Partnership in the space is not just limited to individuals either, as Lobb explained that companies like Hurontel have signed on to be a part of the project, gaining access to services for providing high-speed internet for the space.
“We have a need for that kind of service,” Lobb said. “What we do around here is network intensive so Hurontel is a great partner to work with.”
Lobb added that there will be more companies joining, some of which are already in discussion.
Interest in the project is also coming from further afield than Huron County. Lobb explained that his friends in the various media industries from metropolitan centres have commented on how unique and great the space looks.
Another partner is Isaac Elliott-Fisher, a Clinton native who worked with Lobb and Hussey to create Definitive Film, which produced Turtle Power: The Definitive History of The Teenage Mutant Ninja Turtles. The success of the film has lead the group to create more films.
Currently in development are two more films about television and movie heroes, Power of Grayskull: The Definitive History of He-Man and the Masters of the Universe and A Riddle of Steel: The Definitive History of Conan the Barbarian as well as a game based on video game culture called A Gamer’s Journey: The Definitive History of Shenmue.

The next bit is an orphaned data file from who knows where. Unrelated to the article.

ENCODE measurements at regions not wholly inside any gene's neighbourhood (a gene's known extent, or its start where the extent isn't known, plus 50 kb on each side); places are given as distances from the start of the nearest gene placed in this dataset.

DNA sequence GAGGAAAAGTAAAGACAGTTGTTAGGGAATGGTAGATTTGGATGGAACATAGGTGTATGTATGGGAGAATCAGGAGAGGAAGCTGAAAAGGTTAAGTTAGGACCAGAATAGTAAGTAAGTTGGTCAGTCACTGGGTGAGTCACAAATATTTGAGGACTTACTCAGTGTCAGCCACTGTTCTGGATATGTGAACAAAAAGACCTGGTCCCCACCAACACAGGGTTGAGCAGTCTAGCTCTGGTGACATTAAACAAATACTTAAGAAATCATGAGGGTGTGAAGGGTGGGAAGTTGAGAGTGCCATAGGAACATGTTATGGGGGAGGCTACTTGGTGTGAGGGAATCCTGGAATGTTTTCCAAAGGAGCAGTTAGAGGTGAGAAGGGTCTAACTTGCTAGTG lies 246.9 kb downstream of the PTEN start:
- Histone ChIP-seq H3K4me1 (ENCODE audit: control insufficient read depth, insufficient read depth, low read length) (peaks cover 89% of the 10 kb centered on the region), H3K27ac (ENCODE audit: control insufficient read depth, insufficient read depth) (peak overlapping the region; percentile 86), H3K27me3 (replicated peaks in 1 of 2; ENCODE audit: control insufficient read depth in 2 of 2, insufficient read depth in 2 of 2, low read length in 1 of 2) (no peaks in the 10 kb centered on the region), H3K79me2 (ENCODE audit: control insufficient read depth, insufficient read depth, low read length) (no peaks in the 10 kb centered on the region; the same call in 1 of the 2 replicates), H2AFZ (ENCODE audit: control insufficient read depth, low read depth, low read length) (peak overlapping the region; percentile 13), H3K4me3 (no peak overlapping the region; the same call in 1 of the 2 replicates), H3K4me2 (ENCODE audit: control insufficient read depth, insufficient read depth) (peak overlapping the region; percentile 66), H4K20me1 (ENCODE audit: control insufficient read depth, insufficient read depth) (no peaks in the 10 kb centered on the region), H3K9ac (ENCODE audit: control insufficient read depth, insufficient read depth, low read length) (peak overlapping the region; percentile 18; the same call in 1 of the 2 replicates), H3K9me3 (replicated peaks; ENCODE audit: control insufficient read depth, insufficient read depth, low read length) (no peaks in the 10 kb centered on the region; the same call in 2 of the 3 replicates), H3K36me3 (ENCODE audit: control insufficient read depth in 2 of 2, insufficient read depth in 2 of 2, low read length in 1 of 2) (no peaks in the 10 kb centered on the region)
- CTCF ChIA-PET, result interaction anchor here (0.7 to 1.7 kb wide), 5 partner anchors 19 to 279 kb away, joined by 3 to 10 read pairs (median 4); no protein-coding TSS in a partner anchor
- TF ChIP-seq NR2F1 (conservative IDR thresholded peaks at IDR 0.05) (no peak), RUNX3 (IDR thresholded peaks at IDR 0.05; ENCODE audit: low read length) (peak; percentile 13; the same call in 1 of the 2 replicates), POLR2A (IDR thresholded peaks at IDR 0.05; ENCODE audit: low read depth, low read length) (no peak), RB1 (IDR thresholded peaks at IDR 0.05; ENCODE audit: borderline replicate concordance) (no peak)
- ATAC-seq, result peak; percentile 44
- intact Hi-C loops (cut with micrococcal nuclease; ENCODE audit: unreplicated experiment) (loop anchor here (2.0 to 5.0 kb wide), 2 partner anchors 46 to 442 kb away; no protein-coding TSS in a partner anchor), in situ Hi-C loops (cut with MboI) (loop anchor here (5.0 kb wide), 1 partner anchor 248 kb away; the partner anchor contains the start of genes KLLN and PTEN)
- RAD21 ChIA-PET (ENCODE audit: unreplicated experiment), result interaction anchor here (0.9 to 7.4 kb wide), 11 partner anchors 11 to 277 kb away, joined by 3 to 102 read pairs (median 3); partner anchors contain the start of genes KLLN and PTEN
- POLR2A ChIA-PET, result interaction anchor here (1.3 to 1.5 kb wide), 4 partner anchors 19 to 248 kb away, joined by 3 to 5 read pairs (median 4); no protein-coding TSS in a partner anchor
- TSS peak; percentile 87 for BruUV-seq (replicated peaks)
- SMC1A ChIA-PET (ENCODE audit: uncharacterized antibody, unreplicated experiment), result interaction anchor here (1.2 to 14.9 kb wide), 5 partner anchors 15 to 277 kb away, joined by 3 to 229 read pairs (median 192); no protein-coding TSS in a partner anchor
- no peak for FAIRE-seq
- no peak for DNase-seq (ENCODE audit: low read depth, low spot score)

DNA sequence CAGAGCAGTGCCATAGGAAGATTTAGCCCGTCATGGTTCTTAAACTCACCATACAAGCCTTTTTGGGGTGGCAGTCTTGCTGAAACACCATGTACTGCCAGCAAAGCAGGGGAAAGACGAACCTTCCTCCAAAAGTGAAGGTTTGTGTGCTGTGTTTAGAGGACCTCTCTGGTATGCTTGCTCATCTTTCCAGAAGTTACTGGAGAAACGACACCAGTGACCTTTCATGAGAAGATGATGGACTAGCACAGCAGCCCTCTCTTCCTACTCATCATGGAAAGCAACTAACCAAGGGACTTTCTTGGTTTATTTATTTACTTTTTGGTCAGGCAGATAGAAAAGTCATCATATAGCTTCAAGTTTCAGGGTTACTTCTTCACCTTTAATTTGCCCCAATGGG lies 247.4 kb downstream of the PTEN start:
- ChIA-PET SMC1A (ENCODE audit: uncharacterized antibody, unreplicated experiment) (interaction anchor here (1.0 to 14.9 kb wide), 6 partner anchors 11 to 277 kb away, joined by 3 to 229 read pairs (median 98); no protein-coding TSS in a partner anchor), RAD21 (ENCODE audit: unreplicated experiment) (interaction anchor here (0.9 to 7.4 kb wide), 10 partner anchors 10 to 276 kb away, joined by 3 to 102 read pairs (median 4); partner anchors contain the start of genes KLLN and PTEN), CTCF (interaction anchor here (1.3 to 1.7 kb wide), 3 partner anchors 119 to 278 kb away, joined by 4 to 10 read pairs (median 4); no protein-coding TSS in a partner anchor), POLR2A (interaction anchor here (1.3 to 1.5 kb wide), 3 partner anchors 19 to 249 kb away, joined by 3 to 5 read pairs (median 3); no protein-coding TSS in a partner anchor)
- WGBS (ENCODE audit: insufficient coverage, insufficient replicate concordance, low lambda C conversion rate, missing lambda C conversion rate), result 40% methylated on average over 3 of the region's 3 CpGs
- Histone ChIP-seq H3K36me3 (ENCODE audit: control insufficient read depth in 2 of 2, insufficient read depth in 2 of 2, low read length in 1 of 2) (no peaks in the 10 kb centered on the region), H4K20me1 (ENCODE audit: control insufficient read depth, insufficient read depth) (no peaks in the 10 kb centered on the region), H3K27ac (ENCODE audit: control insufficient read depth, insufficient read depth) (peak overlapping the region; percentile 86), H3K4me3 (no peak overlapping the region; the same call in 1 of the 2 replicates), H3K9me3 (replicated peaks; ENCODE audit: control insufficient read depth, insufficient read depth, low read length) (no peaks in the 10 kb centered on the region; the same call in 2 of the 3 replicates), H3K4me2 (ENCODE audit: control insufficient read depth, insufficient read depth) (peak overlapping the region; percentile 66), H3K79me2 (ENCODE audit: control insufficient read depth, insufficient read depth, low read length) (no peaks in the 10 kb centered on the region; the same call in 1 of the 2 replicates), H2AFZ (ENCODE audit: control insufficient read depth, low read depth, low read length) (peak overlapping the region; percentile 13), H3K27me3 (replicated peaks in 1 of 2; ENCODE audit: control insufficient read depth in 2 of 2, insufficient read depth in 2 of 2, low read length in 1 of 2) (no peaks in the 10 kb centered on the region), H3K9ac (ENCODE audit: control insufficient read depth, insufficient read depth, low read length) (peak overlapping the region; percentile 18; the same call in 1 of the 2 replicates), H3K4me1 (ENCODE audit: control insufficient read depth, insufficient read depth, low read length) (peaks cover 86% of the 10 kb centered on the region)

Lobb said that part of what makes the films special is what has made FauxPop Media work. The film group looks for the human stories.
“We go deeper and approach the subject to find and bring the depth,” he said. “When we did [Turtle Power], we didn’t just do the guys who made it or the people who liked it, it was an all-encompassing look at everything.”
The geneses of the films are as varied as their subject material. Turtle Power came from a love of the material from Elliott-Fisher, a respect for the property from Hussey and the knowledge that the film could reach a large audience from Lobb. The fact that the recent reboot of the film franchise came shortly after they started working on the film helped to make it a success.
The group has had similar luck with the other films, though not in the same way. When researching the Conan the Barbarian documentary, they discovered a movie was in development and now the film has even more drive and a wider audience.
The He-Man documentary came about organically through the discovery that several of the interviewees for the Conan film were involved with He-Man as well.
“Those points of intersections are what make the films work,” Lobb said. “It’s not really the projects we pick, but the projects picking us.”
The Shenmue project originally started out looking at the game, which has had a cult following, and exploring why it should have a sequel. Soon after the project started, a sequel to the game was announced.
“It’s kind of like the work finds us when it needs to be done,” Lobb said.
The coming of age (and coming into spending money) of the people who grew up with these intellectual properties has helped to allow projects like Definitive Film’s ongoing works to continue.
“Nerd culture has always been cool, but now everyone else is catching up,” he said, pointing to the recent success of Marvel Comics movies through films like the Iron Man and Avengers franchises as proof.
Hussey and Lobb, 10 years ago, were looking at the same projects, however the synergy with the film industry wasn’t there to drive the kind of projects in which they are currently involved.
For more information about all the projects being tackled by FauxPop Media, visit the company online at www.fauxpopmedia.com